Letter from resigned Provincial Response Team member outlining concerns with ACNA’s abuse response protocols

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My Fellow ACNA Clergy,

I write to you as someone who has taken ordination vows, just as you have. I ask for your prayerful consideration to listen, in the coming days, to accounts of our denomination’s response to abuse survivors: namely, that both the Upper Midwest Diocese (UMD) and Provincial leadership have prioritized their power over truth-telling, accountability, and healing. You should know that neither I nor my associates Autumn and Christen are a part of ACNAtoo, nor did ACNAtoo ask me to write this. I write it to offer context to illuminate information that is forthcoming. I am releasing it to ACNAtoo for them to post on their site so that as many of the clergy as possible can have access to this information. I humbly ask you to pass it on.

When sexual abuse was first reported to church leaders in 2019, as the UMD and then the Province stepped in to address the alleged mishandling of abuse, the survivors were supposed to be the focus. Their needs, as the wounded, were supposed to be paramount. And they were wounded on our watch, in our denomination, by people who fall under our umbrella. Unfortunately, as forthcoming disclosures will show, the UMD and the Province have each shifted their focus in the past months to institutional self-preservation and image management.

Like you, I took a vow: that I will “interpret to the Church the needs, concerns, and hopes of the world” and it is my “office to encourage and equip the household of God to care for the stranger, to embrace the poor and helpless, and to seek them out, so they may be relieved” (BCP, 2019, p. 478). I vowed that I would be a bridge between the Church and the needs of the world. I was ordained last June and was contacted shortly afterward to see if I would be willing to serve on the PRT to address the possible mishandling of sexual abuse allegations in the Diocese of the Upper Midwest. I have walked with traumatized people in a professional capacity for 25 years. I was energized by the idea that I could serve my denomination to pioneer our approach to abuse and misconduct so that we could create a solid standard of care, making us a shining light for the hurting. I was eager to be the bridge.

Autumn VandeHei (a Victim Advocate for 25 years), Christen Price (an attorney who litigates sexual abuse/trafficking cases), and I (a Professional Counselor specializing in trauma for 25 years) were selected by the Province to be the “trauma-informed experts” who would help to guide the process toward healing for survivors as the Province sought to gather information and select an investigative firm. We were tasked with ensuring that survivors were cared for and not re-traumatized. 

Despite this assignment, it soon became clear that the dynamics of the PRT made it impossible for us to perform this task, not least of all because, unbeknownst to us at the time, those who sent emails to the PRT address were responded to by provincial communication staff and Autumn and I were never alerted about any of them. When we were permitted to respond to survivors (the few who cc’d us directly), our responses were usually heavily monitored and edited by the ACNA employees on the team until those responses were rendered sterile and vague, further eroding any trust these and other survivors had in the process, and in us personally as their advocates. Meanwhile, survivors whose communications we were unaware of received little to no response from the PRT at all.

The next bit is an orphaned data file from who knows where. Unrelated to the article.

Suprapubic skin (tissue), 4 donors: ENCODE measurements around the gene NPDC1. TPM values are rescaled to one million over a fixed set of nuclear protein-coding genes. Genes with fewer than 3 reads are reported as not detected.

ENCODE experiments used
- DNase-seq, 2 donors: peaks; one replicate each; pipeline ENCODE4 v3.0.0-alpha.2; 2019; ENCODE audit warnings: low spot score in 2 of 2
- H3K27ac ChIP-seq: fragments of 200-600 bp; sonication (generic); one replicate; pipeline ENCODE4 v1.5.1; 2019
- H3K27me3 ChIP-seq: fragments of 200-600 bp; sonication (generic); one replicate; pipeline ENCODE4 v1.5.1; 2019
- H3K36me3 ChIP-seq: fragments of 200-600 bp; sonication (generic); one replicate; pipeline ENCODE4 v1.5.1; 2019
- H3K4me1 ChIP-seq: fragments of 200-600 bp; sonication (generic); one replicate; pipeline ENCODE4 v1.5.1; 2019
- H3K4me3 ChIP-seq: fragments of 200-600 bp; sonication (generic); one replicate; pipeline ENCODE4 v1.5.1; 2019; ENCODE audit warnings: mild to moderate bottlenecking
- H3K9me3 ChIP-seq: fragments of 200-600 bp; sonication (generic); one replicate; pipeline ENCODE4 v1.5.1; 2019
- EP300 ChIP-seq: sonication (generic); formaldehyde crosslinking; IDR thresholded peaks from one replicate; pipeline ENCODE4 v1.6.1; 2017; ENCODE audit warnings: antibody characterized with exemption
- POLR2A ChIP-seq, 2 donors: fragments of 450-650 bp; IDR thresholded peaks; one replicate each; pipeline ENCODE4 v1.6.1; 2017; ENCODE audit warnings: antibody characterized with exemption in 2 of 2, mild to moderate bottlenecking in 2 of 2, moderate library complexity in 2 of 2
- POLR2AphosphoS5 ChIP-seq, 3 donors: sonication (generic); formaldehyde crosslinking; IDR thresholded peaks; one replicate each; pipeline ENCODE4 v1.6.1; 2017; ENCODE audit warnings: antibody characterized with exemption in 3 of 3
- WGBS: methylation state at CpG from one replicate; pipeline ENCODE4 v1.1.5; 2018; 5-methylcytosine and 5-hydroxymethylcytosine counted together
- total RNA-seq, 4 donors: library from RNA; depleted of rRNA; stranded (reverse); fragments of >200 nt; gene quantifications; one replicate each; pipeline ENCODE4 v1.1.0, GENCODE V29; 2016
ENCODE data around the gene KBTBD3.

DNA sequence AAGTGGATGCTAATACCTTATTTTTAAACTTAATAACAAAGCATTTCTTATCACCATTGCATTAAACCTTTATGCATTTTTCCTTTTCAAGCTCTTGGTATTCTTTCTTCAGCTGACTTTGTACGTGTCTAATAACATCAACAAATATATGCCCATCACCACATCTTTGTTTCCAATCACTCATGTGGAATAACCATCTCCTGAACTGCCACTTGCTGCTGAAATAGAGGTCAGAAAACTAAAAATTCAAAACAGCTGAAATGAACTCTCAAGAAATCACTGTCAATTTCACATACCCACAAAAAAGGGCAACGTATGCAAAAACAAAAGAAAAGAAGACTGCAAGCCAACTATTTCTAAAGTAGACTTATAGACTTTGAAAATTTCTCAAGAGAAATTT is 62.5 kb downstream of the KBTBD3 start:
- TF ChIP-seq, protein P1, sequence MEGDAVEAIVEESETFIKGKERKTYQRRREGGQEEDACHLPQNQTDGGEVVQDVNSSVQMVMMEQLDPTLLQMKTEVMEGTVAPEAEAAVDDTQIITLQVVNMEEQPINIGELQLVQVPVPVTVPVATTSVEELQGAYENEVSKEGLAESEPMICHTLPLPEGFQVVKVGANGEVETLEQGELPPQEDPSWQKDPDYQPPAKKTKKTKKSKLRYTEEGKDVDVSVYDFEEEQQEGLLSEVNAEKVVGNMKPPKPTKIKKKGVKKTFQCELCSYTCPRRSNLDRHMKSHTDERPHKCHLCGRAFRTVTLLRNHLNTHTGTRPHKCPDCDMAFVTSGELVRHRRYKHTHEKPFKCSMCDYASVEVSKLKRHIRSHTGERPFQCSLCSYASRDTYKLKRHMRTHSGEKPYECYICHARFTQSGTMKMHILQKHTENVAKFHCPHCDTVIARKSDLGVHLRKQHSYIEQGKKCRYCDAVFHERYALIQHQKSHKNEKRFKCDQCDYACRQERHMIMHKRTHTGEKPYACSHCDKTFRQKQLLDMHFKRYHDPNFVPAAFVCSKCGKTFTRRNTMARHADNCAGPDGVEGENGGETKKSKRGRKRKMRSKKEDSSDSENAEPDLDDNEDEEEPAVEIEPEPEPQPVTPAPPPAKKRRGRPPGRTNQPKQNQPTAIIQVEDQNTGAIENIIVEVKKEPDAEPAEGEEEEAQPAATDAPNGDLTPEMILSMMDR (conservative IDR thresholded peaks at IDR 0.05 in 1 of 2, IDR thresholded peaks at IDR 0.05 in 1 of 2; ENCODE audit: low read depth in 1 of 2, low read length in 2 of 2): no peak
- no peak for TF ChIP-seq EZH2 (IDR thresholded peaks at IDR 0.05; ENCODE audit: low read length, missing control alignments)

After months of being stymied in our assigned roles, as we outlined here, Autumn, Christen, and I resigned from the PRT, but not from our advocacy work. We were standing with the survivors, trying to find the other side of the chasm to connect their needs to the healing Body of Christ. But after our resignation we were met with hostility and power plays from those who also made vows to be a bridge, but instead actively engaged in sabotaging us.

I recognize that I am using very strong language, and I would not use it without cause. I am deeply grieved. To be honest, there is so much that I can’t “unsee,” and for me to take no action would make me complicit in what has happened. My conscience will not allow me to be silent, and so I bring this to you, my fellow clergy.

Continuing to fulfill my promise to advocate, I offer you my account of where we find ourselves, then a brief timeline of events that helps explain how we got here. These will also help set the stage for forthcoming in-depth posts from others. 

As of this writing, the ACNAtoo survivors (specifically) have, for good reasons, all but given up on the idea of a truly independent investigation into the allegations of mishandling of abuse in the UMD. As you will see in forthcoming posts on the ACNAtoo website, the Province’s refusal to authorize standard parameters and practices has made it impossible for survivors to safely participate in either of the two concurrent investigations, which in turn makes it impossible for the investigations to include much of the crucial information needed for meaningful accountability or change.